Alberta Lab RFP, FTC, LabMD Biodiagnostic Lab Services Guilty Pleas


NEWS LEAKED ON SEPTEMBER 19 that Alberta Health Services (AHS) is preparing to issue a request for proposal (RFP) to select a company to build a state-of-the clinical laboratory facility to serve Edmonton, Alberta, and the surrounding region.

A news report published by the Edmonton Journal stated that “AHS President and CEO Chris Eagle said the proposed opportunity is potentially worth $3 billion [US$2.9 billion] over 15 years. The contract would call for a single company to build and then run a lab facility capable of handling a greater load and variety of medical tests.”

The Province of Alberta has been among the most aggressive in Canada at attacking clinical laboratory testing costs during the past 20 years. During the mid-1990s, it pushed through a major restructuring of the entire provincial healthcare system that included a cut in lab test budgets of about 40% in one year. (See TDR, January 6, 1997.)

Currently, there are two regional lab operations. AHS operates a single consolidated regional laboratory operation in Calgary. The lab testing arrangements in Edmonton are different. In Calgary, Calgary Laboratory Services is a whollyowned subsidiary of AHS. In Edmonton, the academic medical center handles its own testing and AHS has a contract with DynaLife to provide outpatient/outreach laboratory testing services.

This latest move by AHS is in anticipation of the expiration of its existing contract with DynaLife that ends in March 2015, along with the fact that DynaLife’s lease on its lab facility in downtown Edmonton will end in 2017.

DynaLife was originally created in 1996. That’s when three lab companies in Edmonton were merged into an entity then called Dynacare Kasper Medical Laboratories. The lab firms were Dynacare, Inc. (now owned by Laboratory Corporation of America), MDS Health Group (which sold its laboratory operations, now called LifeLabs), and Kasper Medical Laboratories, an independent lab company.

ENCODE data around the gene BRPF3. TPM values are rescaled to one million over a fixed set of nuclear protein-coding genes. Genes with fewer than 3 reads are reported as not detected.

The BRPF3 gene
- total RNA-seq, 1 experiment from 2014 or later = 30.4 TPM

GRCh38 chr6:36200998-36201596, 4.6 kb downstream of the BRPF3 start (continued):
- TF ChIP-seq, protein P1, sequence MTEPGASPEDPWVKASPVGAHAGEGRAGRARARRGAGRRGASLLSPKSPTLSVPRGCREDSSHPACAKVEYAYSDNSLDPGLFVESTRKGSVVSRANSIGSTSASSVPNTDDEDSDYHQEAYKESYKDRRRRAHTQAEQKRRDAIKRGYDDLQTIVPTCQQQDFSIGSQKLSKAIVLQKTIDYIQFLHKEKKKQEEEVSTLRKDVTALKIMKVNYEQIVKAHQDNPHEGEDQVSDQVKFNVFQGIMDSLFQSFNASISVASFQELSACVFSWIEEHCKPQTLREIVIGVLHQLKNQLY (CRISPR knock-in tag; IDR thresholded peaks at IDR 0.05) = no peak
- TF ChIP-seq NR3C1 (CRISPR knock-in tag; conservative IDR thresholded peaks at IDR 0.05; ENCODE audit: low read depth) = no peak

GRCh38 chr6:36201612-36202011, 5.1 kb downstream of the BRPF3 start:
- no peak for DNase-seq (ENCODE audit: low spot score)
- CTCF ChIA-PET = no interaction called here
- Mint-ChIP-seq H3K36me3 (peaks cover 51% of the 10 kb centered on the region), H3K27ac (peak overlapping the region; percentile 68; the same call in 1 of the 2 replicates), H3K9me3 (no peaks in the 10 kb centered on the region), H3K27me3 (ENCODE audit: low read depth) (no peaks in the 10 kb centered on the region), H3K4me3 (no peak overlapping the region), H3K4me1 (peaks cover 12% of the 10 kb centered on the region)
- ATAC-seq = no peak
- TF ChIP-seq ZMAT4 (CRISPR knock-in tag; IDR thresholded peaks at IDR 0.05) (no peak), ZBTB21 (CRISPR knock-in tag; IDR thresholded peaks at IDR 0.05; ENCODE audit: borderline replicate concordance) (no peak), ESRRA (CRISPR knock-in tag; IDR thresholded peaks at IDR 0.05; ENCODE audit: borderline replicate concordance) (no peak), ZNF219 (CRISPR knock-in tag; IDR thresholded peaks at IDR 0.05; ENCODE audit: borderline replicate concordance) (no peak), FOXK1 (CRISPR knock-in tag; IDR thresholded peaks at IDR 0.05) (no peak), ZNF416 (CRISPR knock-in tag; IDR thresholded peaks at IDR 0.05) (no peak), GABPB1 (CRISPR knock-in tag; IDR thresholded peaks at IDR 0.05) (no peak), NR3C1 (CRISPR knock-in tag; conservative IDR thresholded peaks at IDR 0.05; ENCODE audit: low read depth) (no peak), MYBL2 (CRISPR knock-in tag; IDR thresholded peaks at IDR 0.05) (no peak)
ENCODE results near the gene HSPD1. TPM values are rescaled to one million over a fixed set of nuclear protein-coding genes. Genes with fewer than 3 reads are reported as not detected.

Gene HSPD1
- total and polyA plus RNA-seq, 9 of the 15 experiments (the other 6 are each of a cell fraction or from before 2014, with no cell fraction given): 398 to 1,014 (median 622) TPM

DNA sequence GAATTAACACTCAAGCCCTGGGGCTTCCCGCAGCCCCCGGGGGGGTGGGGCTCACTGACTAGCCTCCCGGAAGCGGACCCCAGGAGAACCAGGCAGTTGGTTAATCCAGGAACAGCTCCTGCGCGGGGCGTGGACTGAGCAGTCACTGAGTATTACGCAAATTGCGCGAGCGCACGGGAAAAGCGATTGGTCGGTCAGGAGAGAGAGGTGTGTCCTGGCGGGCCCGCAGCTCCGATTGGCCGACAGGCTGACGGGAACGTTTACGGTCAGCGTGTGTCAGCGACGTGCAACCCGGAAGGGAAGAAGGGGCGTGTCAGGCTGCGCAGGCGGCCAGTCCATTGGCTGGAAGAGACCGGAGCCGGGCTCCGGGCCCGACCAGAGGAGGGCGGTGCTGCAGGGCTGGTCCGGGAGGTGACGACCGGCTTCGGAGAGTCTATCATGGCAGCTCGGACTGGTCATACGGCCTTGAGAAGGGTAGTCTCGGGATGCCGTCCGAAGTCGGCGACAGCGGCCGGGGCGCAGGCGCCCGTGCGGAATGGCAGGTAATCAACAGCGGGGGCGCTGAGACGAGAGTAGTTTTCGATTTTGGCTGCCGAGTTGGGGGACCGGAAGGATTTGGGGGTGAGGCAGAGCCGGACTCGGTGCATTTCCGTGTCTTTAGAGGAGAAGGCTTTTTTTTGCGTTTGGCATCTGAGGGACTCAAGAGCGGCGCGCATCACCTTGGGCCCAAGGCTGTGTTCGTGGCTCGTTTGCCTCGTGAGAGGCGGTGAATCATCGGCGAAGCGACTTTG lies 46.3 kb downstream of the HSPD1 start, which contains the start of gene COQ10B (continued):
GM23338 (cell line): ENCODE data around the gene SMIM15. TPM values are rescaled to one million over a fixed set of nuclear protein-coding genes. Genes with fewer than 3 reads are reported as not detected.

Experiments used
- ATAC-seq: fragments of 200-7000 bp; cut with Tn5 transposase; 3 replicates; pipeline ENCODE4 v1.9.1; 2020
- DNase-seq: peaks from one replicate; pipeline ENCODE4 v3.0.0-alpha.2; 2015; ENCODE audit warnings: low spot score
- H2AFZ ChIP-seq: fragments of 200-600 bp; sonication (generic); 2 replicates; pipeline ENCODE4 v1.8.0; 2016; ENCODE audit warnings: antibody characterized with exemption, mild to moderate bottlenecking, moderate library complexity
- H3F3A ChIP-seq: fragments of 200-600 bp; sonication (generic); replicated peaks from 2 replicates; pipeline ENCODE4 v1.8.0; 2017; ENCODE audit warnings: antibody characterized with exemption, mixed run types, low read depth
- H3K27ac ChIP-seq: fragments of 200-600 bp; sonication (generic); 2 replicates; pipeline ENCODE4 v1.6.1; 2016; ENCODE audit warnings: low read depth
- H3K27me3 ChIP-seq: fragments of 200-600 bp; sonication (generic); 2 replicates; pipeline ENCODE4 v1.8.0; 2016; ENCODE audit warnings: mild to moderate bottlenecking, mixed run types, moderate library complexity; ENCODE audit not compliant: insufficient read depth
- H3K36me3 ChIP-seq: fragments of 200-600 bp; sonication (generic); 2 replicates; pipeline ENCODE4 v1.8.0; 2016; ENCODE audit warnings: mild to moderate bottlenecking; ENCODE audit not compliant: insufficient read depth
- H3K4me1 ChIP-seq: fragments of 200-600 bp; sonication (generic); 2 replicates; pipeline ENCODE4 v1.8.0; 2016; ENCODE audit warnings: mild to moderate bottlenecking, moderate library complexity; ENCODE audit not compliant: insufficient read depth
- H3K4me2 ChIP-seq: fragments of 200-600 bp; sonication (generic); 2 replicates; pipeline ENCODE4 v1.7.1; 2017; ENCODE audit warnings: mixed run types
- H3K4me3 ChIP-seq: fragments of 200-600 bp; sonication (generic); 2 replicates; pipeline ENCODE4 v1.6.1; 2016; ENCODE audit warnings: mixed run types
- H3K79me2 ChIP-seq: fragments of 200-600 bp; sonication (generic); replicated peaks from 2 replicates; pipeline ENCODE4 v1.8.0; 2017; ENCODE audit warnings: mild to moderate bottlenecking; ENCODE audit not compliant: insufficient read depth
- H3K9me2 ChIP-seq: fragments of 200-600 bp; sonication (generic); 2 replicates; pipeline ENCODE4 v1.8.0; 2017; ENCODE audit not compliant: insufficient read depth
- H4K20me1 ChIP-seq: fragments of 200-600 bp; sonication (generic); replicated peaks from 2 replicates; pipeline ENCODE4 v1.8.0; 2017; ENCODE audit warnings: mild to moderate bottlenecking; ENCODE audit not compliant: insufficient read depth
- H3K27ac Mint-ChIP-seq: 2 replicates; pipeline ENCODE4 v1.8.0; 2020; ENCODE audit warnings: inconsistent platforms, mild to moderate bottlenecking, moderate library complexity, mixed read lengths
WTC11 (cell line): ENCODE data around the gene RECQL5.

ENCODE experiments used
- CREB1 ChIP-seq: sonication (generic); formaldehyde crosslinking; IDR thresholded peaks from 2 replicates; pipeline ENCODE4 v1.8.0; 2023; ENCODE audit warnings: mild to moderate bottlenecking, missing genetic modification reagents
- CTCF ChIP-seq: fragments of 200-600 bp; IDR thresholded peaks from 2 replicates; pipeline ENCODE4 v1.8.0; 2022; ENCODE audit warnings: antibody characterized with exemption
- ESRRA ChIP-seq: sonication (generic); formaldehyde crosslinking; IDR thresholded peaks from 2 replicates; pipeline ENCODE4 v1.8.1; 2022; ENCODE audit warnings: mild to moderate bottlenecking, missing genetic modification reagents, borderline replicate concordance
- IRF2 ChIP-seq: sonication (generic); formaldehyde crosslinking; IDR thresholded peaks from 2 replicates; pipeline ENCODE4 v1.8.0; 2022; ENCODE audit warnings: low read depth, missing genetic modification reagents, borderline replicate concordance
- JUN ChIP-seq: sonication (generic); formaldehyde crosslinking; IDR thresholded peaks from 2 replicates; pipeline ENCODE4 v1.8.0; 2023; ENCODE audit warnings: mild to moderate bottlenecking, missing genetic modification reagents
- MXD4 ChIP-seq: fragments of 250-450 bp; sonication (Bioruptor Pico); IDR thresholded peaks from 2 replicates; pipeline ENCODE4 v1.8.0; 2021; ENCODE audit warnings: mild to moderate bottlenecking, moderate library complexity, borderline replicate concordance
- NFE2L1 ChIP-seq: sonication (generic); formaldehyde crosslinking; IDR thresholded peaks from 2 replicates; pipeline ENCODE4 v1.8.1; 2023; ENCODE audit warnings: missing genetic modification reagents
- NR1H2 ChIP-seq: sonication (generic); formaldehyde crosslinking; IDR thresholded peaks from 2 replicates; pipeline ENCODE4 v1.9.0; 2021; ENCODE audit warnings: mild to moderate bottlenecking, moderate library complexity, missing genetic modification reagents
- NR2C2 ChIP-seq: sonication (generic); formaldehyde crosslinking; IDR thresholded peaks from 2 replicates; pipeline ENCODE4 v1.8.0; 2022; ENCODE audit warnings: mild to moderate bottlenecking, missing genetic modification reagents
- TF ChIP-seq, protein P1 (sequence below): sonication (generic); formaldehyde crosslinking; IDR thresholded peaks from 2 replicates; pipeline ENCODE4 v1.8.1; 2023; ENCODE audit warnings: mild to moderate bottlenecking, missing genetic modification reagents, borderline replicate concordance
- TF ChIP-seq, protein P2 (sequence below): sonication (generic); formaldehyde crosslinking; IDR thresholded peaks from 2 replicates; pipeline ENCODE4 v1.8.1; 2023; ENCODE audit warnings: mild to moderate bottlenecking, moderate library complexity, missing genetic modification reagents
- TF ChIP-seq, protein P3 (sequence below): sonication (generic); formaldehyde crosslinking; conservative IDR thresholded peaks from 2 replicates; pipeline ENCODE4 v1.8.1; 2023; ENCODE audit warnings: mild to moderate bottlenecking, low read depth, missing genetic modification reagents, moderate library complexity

The leaked AHS memo stated that the volume of clinical lab tests in Alberta is increasing at the rate of 6% per year. There is also the need to accommodate the growth of expensive and complex molecular and genetic tests and support that testing with an enhanced information system.

What will be interesting to watch is which laboratory companies submit bids in response to the lab RFP. LifeLabs and Dynacare are the biggest private lab players in Canada, but the size of this project may attract the attention of such multi-billion- dollar lab giants like Quest Diagnostics Incorporated of the United States and Sonic Healthcare Ltd. of Australia.


TWO MORE PHYSICIANS AND ANOTHER LAB sales rep entered guilty pleas on September 11 as part of the ongoing federal prosecution of Biodiagnostic Laboratory Services LLC (BLS), of Parsippany, New Jersey.

This case first became public on April 9 when New Jersey U.S. Attorney Paul J. Fishman announced the arrest of the owner and several executives of BLS. Fishman said the laboratory generated revenue of $200 million between 2006 and 2013.

The scale of the fraud and kickbacks the lab paid to physicians is revealing. Fishman stated that Angelo Calabrese, M.D., a doctor with offices in North Arlington, New Jersey, referred at least $600,000 in lab test business to BLS between 2010 and 2013. In return, BLS paid him $130,000 in bribes. These payments were in the form of a sham consulting agreement and a sham rental agreement that generated payments of $4,500 per month, according to the U.S. Attorney’s press release.